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August Bogdanov
August Bogdanov

ZOMBIE - The Living Dead EP-02 - YouTube

Very well known YouTubers are thrown into an experiment by an organization known as CONOP, who have developed a biological weapon that reanimates the dead and transforms them into zombies. The experiment places them in an area where zombies known to be present. They must fight for their lives by completing different missions together to survive a 72-hour period in said area. Each episode chronicles the events that transpire in the 72 hours.[3] During their stay they meet up with several characters with unknown purposes and intent.

ZOMBIE - The Living Dead | EP-02 - YouTube

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The roots of the zombie tradition in American drama can be traced to Henry Francis Downing's 'Voodoo' from 1914. Though it didn't directly feature the living dead creatures known as zombies, the play was set in the Caribbean and featured voodoo magic as part of the plot, both of which are essential elements in the zombie tradition. Downing was an African-American member of the diplomatic corps in Liberia, but he wrote a variety of plays and novels based on his own globetrotting knowledge. An intriguing 'what if' of film history involves the fact that famed African-American filmmaker Oscar Micheaux was familiar with (and made one film based on) Downing's work. Always on the prowl for potentially filmable stories written by African-American authors, Micheaux could easily have placed himself at the leading edge of a new genre if he had made a film version of Downing's play, but the exotic tale doesn't seem to have caught his eye.

Even if he had entered the field, Micheaux would not have been alone. A small, but not insignificant, number of films of the Teens and Twenties utilized plots which included voodoo themes, but none of them have survived. Instead, the distinction of being the first zombie movie is usually awarded to Victor Halperin's 1932 opus, White Zombie. Starring Bela Lugosi, this film defined the basic parameters of 'zombieness' which would be in place prior to Romero's appearance on the scene. Set in an exotic, tropical clime (Rule #1) whose voodoo-conscious population is mostly black (Rule #2), the plot involved the evil sorcerer Legendre who is skilled in the ways of voodoo (Rule #3). He uses a drug to 'kill' his enemies and then enslave their undead bodies (Rule #4). This practice ends badly for pretty much everyone excepting the zombified love interest and her husband, to whom she is restored after Lugosi and his zombies plunge over a cliff to their real (and final) deaths. Conspicuously missing is any eating of brains, actual revived dead corpses, or an unknown cause for the undead shenanigans.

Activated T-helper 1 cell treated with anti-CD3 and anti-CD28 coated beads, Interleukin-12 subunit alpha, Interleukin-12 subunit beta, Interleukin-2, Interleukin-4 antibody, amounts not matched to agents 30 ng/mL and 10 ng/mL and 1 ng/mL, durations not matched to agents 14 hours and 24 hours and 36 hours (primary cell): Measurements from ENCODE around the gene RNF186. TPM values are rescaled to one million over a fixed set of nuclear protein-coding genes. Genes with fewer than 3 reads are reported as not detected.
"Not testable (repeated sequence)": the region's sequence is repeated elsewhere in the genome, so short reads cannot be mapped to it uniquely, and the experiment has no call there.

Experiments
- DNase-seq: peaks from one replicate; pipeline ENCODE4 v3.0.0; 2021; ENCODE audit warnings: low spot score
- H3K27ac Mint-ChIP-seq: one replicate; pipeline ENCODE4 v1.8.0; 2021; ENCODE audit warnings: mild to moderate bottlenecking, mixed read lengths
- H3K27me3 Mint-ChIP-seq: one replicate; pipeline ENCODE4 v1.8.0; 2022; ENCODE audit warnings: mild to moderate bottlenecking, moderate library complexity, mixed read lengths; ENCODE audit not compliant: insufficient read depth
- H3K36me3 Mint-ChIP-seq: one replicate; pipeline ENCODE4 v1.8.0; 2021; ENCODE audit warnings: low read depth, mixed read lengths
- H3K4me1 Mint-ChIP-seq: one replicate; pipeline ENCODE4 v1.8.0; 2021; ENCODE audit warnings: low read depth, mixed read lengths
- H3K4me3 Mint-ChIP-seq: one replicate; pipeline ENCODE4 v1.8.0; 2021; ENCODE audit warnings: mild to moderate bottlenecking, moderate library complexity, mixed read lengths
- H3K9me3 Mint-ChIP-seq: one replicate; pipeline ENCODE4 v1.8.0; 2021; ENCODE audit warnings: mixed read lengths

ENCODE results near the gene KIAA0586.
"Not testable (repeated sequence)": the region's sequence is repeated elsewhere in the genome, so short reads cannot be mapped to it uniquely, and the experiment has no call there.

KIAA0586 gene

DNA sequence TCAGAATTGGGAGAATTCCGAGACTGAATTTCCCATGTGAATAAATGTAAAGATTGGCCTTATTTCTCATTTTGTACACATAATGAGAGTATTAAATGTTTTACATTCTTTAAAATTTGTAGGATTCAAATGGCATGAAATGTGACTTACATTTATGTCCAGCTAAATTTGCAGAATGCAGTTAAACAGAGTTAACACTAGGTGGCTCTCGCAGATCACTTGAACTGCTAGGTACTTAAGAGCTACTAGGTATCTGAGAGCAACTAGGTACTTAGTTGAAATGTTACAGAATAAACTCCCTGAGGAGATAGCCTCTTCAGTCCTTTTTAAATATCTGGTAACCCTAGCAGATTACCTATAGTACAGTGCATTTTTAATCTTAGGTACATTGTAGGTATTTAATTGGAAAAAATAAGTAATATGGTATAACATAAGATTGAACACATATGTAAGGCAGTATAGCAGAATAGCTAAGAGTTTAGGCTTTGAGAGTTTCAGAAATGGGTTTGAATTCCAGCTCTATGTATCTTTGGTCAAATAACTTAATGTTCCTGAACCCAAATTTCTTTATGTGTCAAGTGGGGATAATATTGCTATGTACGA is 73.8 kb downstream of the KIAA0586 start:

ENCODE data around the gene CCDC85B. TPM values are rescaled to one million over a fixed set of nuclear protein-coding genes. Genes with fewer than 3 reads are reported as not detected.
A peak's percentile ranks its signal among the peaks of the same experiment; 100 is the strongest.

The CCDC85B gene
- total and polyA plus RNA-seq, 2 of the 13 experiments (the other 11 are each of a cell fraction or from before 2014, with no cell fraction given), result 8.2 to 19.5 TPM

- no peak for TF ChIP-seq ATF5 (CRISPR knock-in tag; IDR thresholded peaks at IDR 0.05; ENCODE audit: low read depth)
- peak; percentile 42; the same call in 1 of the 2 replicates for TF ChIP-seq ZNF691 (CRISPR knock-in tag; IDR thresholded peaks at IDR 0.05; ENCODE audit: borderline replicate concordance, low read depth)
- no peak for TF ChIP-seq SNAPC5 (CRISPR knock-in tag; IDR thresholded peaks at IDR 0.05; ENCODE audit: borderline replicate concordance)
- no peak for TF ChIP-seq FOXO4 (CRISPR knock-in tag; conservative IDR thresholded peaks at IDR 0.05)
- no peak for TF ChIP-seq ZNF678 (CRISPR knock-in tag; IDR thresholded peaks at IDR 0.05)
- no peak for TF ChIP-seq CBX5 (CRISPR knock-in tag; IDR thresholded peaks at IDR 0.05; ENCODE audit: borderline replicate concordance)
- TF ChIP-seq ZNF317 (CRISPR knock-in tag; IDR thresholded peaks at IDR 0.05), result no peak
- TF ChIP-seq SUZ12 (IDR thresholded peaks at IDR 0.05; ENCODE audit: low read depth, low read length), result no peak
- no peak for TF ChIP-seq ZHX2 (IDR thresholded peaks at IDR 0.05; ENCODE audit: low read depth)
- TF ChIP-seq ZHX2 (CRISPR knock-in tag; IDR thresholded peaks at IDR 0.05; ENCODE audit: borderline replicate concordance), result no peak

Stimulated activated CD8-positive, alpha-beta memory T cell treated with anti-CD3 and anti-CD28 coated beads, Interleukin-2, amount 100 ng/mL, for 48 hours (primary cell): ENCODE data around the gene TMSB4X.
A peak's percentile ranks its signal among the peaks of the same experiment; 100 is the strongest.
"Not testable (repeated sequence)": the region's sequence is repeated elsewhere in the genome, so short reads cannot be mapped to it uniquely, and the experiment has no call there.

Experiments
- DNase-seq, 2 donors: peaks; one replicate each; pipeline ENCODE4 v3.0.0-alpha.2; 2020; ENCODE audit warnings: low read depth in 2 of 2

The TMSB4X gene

During the Second World War, three films brought zombies further into the mainstream. Two comedies, Ghost Breakers and Zombies on Broadway included zombified characters, though they dispensed with most of the other trappings that had previously defined the zombie/voodoo film. The former (a successful Bob Hope vehicle) featured famed African-American actor Noble Johnson as a threatening presence on Paulette Goddard's inherited Caribbean estate, but did not dwell on the possible voodoo origins of the character (Johnson was a major player in early African-American filmmaking, but is now best remembered as the native chieftain on Skull Island in the original version of King Kong). Zombies on Broadway depicted a pair of publicity men heading to the Caribbean to find a real zombie as part of an advertising campaign for a new nightclub. Employing poor Bela Lugosi as yet another zombie-making villain, this film has one of the bumbling, decidedly-not-undead comic duo injected with zombie serum as part of Lugosi's experiments. Fortunately, this provides the authentic zombie they need but (unfortunately) the serum wears off by the time they return home. In both of these cases a mostly white cast contends with conspicuously black zombies, but any threat posed by the catatonic slaves is mitigated by the comedic aspects of the films.

Zombies are the titular main antagonists of George A. Romero's Night of the Living Dead along with its various sequels and remakes, unlike the zombies found in movies such as 28 Days Later or videogames such as Resident Evil, the zombies of Night of the Living Dead are traditionally slow-moving monsters known as the "walking dead". Later remakes and reboots feature zombies moving fast and even evolving in terms of intelligence.